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Ecce Homo
Oil on panel. 1560 - 1570
Morales, Luis de
Ecce Homo
Oil on panel. 1560 - 1570
Morales, Luis de

Jesus is shown half-length, crowned with thorns and with a haggard face, parted lips, prominent cheekbones, and moist eyes raised in an attitude of submission to the divine will. His hair, beard, moustache and eyelashes are minutely rendered in a light brown colour. Similarly detailed is the treatment of the tears and drops of blood. The latter, caused by the thorns piercing his forehead and the w

The Annuncation
Oil on panel. Ca. 1565
Morales, Luis de
The Annuncation
Oil on panel. Ca. 1565
Morales, Luis de

In a single sequence, the painting shows the Archangel Gabriel’s greeting to Mary, his announce ment to her that she has been designated as the mother of the son of God, and her acceptance of the divine will (Luke, 1, 26-38). St Gabriel appears on the viewer’s left, kneeling before the Virgin. He is covered in a white tunic constructed with a rich array of solidly drawn folds interspersed with a s

The Adoration of the Magi
Oil on panel. 1565 - 1570
Morales, Luis de
The Adoration of the Magi
Oil on panel. 1565 - 1570
Morales, Luis de

It is extremely likely that these two panels, -The Adoration of the Magi and The Adoration of the Shepherds-, similar in format, measurements and style, belonged to the predella of the same altarpiece, since both have the usual configuration of paintings destined for this type of placement, and the compositional design in each case displays similarities in the size and arrangement of the figures a

The Birth of the Virgin
Oil on panel. 1562 - 1567
Morales, Luis de
The Birth of the Virgin
Oil on panel. 1562 - 1567
Morales, Luis de

The Birth of the Virgin at the Museo del Prado, the only painting on this subject by the hand of Luis de Morales and a work that remained unpublished until 2003, and the two pieces at the Museum Schloss Fasanerie in Eichenzell, The Presentation in the Temple and The Visitation, which are little known in Spain, belong in all probability, as Gabriele Finaldi pointed out, to one and the same set, a j

The Virgin and Child
Oil on panel. Ca. 1565
Morales, Luis de
The Virgin and Child
Oil on panel. Ca. 1565
Morales, Luis de

This is one of Morales’s most characteristic and best-known paintings, both because of its technical quality, its domestic format and its apparently tender and heartwarming subject, and also because it is one of the works by the painter that have been exhibited continuously ever since first entering the Prado. It joined the Museum’s holdings in 1916 after the Royal Board of Trustees had accepted t

Christ Justifying his Passion
Oil on panel. Ca. 1565
Morales, Luis de
Christ Justifying his Passion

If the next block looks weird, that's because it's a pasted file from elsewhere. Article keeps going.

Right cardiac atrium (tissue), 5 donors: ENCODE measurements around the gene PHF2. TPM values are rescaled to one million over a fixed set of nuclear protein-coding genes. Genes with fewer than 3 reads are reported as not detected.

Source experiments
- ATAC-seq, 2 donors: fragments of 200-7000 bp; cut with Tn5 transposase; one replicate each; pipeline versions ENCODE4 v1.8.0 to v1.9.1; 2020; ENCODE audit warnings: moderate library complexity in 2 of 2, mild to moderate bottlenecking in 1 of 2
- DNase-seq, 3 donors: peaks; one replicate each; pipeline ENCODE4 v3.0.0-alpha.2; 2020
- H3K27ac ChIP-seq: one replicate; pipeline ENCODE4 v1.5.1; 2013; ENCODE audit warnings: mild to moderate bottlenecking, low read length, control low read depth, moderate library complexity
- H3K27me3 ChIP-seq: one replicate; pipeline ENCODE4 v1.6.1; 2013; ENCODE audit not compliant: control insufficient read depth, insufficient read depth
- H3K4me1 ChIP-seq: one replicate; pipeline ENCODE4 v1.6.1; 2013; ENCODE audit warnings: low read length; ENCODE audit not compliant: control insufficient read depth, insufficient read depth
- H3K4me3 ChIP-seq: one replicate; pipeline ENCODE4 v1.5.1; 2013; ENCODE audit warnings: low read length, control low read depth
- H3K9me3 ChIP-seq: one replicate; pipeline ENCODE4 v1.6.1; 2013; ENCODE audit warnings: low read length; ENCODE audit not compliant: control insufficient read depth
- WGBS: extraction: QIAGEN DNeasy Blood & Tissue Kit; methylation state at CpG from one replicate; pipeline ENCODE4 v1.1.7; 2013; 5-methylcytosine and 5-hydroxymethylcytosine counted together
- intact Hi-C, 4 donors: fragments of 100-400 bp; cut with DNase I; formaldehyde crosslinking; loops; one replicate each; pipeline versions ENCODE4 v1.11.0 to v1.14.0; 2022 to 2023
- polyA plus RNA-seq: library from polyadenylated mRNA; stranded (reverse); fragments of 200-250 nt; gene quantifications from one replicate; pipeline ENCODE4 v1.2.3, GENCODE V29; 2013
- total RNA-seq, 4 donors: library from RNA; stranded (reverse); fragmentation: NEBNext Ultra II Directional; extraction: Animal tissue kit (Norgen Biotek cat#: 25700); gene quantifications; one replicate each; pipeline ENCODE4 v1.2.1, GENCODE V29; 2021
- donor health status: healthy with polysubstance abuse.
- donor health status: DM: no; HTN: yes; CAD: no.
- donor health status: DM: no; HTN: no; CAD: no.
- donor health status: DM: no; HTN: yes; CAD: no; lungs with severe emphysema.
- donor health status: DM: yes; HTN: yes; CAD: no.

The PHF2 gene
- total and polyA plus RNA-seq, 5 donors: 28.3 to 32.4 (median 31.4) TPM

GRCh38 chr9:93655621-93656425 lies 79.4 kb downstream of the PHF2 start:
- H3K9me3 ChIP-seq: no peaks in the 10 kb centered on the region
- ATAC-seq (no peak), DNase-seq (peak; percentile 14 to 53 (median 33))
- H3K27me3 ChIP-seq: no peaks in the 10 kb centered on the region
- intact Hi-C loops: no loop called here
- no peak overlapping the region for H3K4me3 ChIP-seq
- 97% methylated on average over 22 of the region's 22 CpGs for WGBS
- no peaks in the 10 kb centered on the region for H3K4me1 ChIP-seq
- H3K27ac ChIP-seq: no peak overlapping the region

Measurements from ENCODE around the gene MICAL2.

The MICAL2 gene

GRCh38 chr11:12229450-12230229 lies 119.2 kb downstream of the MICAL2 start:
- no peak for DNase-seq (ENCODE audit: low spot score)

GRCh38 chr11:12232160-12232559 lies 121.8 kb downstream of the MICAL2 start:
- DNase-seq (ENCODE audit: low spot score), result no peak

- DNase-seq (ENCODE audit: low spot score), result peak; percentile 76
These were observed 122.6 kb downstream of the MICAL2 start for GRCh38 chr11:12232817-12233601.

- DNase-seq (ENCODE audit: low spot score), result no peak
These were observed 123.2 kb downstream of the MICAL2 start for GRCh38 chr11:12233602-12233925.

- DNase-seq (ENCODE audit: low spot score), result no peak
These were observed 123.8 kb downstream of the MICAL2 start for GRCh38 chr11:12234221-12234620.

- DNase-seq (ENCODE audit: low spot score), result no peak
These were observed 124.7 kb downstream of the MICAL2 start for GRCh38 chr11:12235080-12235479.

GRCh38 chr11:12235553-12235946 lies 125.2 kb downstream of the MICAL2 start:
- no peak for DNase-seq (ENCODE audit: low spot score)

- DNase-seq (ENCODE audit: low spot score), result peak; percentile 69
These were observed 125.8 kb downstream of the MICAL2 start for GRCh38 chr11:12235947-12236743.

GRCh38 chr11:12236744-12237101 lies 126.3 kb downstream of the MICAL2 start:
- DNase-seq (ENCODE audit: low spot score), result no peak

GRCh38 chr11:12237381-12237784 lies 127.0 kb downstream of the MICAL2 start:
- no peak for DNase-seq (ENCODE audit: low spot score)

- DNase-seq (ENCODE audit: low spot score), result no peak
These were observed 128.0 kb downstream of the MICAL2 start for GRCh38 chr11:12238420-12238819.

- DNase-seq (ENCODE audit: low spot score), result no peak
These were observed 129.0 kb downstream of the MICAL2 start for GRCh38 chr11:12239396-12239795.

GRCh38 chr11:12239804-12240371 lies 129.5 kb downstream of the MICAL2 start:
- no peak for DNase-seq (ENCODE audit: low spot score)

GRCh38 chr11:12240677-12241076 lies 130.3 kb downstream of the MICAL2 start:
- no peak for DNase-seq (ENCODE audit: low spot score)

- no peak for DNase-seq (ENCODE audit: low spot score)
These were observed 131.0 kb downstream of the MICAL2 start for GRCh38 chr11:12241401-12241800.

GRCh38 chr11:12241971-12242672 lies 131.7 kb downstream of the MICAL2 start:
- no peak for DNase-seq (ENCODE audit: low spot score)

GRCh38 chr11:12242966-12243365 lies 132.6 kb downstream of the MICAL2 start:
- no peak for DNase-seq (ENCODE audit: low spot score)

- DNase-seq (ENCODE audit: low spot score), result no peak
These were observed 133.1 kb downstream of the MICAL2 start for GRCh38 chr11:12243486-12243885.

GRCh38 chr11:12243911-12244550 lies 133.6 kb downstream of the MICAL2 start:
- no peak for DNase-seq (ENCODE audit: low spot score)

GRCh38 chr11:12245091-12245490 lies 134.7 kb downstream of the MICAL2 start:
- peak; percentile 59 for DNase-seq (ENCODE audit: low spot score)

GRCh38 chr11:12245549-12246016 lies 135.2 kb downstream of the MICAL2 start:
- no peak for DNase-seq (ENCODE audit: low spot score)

Oil on panel. Ca. 1565
Morales, Luis de

This work is an example of an exceptional iconography within the subject matter habitually dedicated to the Passion by the painter, and even within that of the European art of his time as a whole. Although his most frequent subjects were the traditional ones of the Ecce Homo (alone or accompanied by executioners, by Pontius Pilate and an executioner, or by the Virgin and St John), Christ at the Co

The Virgin Dolorosa
Oil on panel. 1560 - 1570
Morales, Luis de
The Virgin Dolorosa
Oil on panel. 1560 - 1570
Morales, Luis de

The Virgin Mary, turned slightly to the right, has her hands clasped in an imploring attitude, her gaze absent and her eyes flooded with tears. She wears a bluish-green robe, a violet tunic and a white coif. The iconography of the Mater Dolorosa does not appear in the gospels, but is a creation that emerges from the exaltation of pathos at the end of the Middle Ages. Nevertheless, the episode alwa

The Virgin Nursing the Child
Oil on panel. Ca. 1565
Morales, Luis de
The Virgin Nursing the Child
Oil on panel. Ca. 1565
Morales, Luis de

These works (P944 and P7948) embody a more decorous variation of the breastfeeding Madonna, a reference to the succour afforded by the Virgin to all believers. Morales designed a composition which avoids both the representation of Mary’s nude breast and explicit lactation. With both hands, Mary holds a Child who seeks maternal consolation, lifting the veil with one hand and touching the modestly c

The Virgin nursing the Child
Oil on panel. 1560 - 1565
Morales, Luis de
The Virgin nursing the Child
Oil on panel. 1560 - 1565
Morales, Luis de

These works (P7948 and P944) embody a more decorous variation of the breastfeeding Madonna, a reference to the succour afforded by the Virgin to all believers. Morales designed a composition which avoids both the representation of Mary’s nude breast and explicit lactation. With both hands, Mary holds a Child who seeks maternal consolation, lifting the veil with one hand and touching the modestly c

The Virgin Nursing the Child
Oil on panel. Ca. 1565
Morales, Luis de
The Virgin Nursing the Child
Oil on panel. Ca. 1565
Morales, Luis de

In this presentation of the Virgin breastfeeding the Christ Child, Morales discreetly avoids showing her naked breast, in line with his habitual practice. Through the restlessness of the Christ Child, seen from behind as he seeks his mother’s consoling breast, and Mary’s pensive expression the artist suggests the infant’s redemptive fate.

The Agony in the Garden
Oil on panel. Ca. 1545
Morales, Luis de
The Agony in the Garden
Oil on panel. Ca. 1545
Morales, Luis de

Christ’s prayer on the Mount of Olives is the gospel episode that precedes his arrest and the beginning of his Passion and death on the cross. After the last supper with his disciples, Jesus withdraws with three of them, Peter and the two sons of Zebedee, James and John, to the nearby garden of Gethsemane. According to St Luke’s Gospel, he was withdrawn from them about a stone’s cast, and kneeled

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